Graphene Research Centre

The Graphene Research Centre (GRC), at the National University of Singapore (NUS), is the first centre in Asia dedicated to graphene research. The Centre was established under the scientific advice of two Nobel Laureates in physics – Prof Andre Geim and Prof Konstantin Novoselov - who won the 2010 Nobel Prize in Physics for their discovery of graphene. It was created for the conception, characterization, theoretical modeling, and development of transformative technologies based on two-dimensional crystals, such as graphene.

History of graphene

Single-layer graphene was explored theoretically by P. R. Wallace in 1947. It was first unambiguously produced and identified in 2004, by the group of Andre Geim and Konstantin Novoselov, though they credit Hanns-Peter Boehm and his co-workers for the experimental discovery of graphene in 1962. Boehm et al. introduced the term graphene in 1986.

Index of physics articles (K)

The index of physics articles is split into multiple pages due to its size.

To navigate by individual letter use the table of contents below.

Langworthy Professor

The Langworthy Professor is the holder of an endowed chair in the School of Physics and Astronomy, University of Manchester, England.

It was founded by a bequest of £10,000 for the purpose of endowing a professorship of experimental physics by E. R. Langworthy in 1874. It began at Owens College and from 1903/04 to 2004 was a chair at the Victoria University of Manchester, now The University of Manchester.

Previous holders include the Nobel prize winners Ernest Rutherford (1907–19), Lawrence Bragg (1919–37), Patrick Blackett (1937–1953), Andre Geim (2007–2013) and Konstantin Novoselov (2013–). Others were Andrew Lyne (?-2007), Brian Flowers, Arthur Schuster (1888–1907), Samuel Devons. The current holder is Konstantin Novoselov (2013–).

National Graphene Institute

The National Graphene Institute is a research institute and building at the University of Manchester that is focused on the research of graphene. Construction of the building to house the institute started in 2013 and finished in 2015.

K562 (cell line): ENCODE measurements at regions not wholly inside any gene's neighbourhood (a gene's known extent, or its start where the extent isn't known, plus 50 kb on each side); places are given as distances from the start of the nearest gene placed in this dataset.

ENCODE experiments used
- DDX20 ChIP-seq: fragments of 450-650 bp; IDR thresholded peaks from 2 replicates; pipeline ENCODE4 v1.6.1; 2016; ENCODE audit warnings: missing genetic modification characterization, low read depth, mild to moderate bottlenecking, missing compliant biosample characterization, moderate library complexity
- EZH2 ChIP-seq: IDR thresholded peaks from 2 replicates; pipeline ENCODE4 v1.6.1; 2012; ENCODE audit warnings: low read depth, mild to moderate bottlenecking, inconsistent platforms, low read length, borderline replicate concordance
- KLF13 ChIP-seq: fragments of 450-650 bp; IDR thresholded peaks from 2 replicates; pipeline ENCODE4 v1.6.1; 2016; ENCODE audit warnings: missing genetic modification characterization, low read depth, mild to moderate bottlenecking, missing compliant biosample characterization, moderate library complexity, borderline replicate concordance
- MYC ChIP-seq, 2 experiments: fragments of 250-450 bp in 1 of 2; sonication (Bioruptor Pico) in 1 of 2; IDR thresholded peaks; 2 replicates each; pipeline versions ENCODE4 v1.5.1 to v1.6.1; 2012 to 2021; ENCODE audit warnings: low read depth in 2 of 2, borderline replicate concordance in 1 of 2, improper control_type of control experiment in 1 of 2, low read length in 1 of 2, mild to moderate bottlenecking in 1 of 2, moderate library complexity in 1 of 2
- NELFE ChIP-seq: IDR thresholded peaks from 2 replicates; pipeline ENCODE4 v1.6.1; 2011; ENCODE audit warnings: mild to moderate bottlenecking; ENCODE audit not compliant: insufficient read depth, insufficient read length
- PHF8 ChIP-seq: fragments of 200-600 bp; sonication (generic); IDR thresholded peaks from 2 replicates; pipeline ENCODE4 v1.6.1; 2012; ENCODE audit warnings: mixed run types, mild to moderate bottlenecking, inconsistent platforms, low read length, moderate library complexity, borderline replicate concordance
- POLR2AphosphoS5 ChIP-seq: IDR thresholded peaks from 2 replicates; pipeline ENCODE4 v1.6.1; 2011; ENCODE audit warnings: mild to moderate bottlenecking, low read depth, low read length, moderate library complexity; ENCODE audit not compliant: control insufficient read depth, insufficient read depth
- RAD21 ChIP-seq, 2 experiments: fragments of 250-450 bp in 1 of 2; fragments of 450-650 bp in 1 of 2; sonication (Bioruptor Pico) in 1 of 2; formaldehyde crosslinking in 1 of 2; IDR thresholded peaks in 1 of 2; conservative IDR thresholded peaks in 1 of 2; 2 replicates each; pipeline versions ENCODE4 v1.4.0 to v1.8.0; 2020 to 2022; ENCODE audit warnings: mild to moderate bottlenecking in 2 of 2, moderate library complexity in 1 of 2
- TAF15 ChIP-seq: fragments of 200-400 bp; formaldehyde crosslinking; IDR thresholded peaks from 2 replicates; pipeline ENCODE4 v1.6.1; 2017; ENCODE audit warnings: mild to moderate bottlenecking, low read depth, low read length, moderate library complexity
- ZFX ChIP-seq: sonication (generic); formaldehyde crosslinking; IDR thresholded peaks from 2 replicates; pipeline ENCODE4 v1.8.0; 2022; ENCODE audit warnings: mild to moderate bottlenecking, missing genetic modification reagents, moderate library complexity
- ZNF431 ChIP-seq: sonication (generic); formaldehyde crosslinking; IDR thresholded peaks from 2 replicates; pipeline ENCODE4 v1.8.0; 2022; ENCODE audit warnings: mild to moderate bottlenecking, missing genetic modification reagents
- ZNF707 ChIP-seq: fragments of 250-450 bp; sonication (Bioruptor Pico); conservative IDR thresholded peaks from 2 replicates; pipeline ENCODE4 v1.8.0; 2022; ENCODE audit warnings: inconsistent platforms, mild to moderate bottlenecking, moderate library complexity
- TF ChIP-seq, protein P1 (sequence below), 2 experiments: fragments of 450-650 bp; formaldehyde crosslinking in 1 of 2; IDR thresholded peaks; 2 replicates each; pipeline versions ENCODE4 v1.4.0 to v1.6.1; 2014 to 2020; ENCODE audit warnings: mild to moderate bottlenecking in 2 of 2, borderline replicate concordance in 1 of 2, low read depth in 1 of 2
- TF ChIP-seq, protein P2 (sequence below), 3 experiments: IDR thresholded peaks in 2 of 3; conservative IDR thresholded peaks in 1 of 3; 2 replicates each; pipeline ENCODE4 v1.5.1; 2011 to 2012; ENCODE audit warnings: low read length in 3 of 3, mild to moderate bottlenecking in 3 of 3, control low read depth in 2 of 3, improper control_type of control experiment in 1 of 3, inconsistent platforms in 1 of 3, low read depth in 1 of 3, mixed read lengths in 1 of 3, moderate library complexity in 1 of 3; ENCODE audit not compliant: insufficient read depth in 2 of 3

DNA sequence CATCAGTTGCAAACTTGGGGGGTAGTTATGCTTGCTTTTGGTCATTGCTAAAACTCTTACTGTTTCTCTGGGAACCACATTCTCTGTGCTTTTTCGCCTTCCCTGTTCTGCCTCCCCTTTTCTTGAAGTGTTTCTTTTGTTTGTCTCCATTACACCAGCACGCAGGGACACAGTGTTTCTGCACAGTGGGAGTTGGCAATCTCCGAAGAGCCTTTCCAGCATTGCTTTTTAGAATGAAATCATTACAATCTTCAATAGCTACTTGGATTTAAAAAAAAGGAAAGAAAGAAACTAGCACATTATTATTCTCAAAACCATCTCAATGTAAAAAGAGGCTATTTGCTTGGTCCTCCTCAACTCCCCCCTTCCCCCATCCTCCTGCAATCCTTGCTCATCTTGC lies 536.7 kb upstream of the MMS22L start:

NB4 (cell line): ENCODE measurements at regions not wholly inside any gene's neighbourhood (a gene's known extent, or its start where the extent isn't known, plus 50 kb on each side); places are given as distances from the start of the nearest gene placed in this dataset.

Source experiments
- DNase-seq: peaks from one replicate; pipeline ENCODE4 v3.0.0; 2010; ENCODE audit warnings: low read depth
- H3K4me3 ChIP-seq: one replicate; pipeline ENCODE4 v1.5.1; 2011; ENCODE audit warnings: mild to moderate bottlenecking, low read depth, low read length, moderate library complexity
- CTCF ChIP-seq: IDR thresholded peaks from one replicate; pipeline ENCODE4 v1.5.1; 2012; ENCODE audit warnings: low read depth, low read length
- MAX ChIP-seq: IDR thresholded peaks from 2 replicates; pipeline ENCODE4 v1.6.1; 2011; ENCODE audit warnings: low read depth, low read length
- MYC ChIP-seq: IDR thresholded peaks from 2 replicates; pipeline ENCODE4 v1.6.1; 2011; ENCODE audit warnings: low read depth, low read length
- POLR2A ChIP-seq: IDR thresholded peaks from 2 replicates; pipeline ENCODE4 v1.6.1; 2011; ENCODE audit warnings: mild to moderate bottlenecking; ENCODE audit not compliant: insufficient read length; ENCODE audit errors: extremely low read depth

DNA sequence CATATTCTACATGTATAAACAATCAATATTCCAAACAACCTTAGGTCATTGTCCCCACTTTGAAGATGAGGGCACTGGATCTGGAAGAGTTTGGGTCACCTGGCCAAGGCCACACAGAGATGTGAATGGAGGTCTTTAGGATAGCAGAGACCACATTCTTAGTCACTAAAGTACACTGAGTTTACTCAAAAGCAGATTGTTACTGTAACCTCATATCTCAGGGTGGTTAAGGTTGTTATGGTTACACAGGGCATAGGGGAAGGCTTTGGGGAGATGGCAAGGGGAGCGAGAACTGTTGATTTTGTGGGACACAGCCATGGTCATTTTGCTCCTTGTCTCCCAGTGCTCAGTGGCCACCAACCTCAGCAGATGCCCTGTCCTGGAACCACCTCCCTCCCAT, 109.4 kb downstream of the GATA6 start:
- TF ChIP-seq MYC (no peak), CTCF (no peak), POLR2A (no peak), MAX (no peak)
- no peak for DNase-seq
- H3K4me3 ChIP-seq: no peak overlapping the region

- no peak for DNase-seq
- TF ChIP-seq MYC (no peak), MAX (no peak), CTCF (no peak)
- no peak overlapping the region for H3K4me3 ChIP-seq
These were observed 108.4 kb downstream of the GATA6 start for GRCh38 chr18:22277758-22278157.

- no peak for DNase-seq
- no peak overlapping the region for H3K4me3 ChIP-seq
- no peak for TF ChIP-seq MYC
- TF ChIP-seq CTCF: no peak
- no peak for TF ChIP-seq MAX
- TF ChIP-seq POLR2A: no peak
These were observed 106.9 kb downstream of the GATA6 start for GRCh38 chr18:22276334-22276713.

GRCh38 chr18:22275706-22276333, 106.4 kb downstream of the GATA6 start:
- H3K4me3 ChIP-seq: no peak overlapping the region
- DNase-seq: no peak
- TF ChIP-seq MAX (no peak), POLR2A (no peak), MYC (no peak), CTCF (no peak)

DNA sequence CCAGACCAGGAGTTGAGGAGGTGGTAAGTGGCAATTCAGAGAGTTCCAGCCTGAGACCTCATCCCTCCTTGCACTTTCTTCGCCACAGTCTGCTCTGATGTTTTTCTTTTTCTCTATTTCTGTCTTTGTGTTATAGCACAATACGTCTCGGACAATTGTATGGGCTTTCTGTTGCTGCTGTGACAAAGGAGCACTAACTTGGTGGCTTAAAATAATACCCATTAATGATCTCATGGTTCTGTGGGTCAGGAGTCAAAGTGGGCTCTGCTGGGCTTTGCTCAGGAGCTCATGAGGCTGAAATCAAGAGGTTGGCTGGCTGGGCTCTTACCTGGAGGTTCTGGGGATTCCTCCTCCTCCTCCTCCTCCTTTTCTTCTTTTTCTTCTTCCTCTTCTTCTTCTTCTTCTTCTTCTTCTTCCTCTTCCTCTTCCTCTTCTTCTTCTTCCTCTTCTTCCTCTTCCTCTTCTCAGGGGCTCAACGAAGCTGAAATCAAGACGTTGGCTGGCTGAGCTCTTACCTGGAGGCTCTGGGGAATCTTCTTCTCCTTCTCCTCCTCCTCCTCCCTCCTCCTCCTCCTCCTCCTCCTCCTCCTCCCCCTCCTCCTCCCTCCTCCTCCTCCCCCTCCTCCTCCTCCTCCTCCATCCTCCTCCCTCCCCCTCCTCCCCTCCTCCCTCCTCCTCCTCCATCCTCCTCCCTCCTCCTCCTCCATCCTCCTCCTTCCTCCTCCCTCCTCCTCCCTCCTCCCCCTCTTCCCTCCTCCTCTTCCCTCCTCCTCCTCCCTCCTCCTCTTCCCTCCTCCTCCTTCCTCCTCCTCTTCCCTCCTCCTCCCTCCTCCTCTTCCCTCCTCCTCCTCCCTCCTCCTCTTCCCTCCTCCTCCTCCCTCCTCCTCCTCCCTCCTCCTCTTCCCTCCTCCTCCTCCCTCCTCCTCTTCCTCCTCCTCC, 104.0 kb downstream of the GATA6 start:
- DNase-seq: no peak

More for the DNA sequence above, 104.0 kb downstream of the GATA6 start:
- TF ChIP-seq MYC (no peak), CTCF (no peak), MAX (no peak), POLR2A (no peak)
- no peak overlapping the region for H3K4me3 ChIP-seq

Novoselov (masculine, Russian: Новоселов) or Novoselova (feminine, Russian: Новоселова) is a Russian surname. Notable people with the surname include:

Andrei Novoselov (born 1989), Russian pair skater

Evgenii Novoselov (born 1989), Russian diver

Konstantin Novoselov (born 1974), Russian-British physicist

Masha Novoselova (born 1985), Russian fashion model

Onsager Medal

The Onsager Medal (Onsagermedaljen) is a scholastic presentation awarded to researchers in one or more subject areas of chemistry, physics or mathematics. The medal is awarded in memory of Lars Onsager who received Nobel Prize in Chemistry in 1968. The medal, designed by Harald Wårvik, commemorates the efforts of a single individual as chosen by the Onsager committee at the Norwegian University of Science and Technology (NTNU).

The professorship awardee is expected to spend 3–6 months working at NTNU. The lectureship awardee will give a lecture at the university.

Radboud University Nijmegen

Radboud University Nijmegen (abbreviated as RU, Dutch: Radboud Universiteit Nijmegen, formerly Katholieke Universiteit Nijmegen) is a public university with a strong focus on research located in Nijmegen, the Netherlands. It was established on 17 October 1923 and is situated in the oldest city of the Netherlands. The RU has seven faculties and enrolls over 19,900 students. The university features many student associations which encourage participation in extracurricular activities.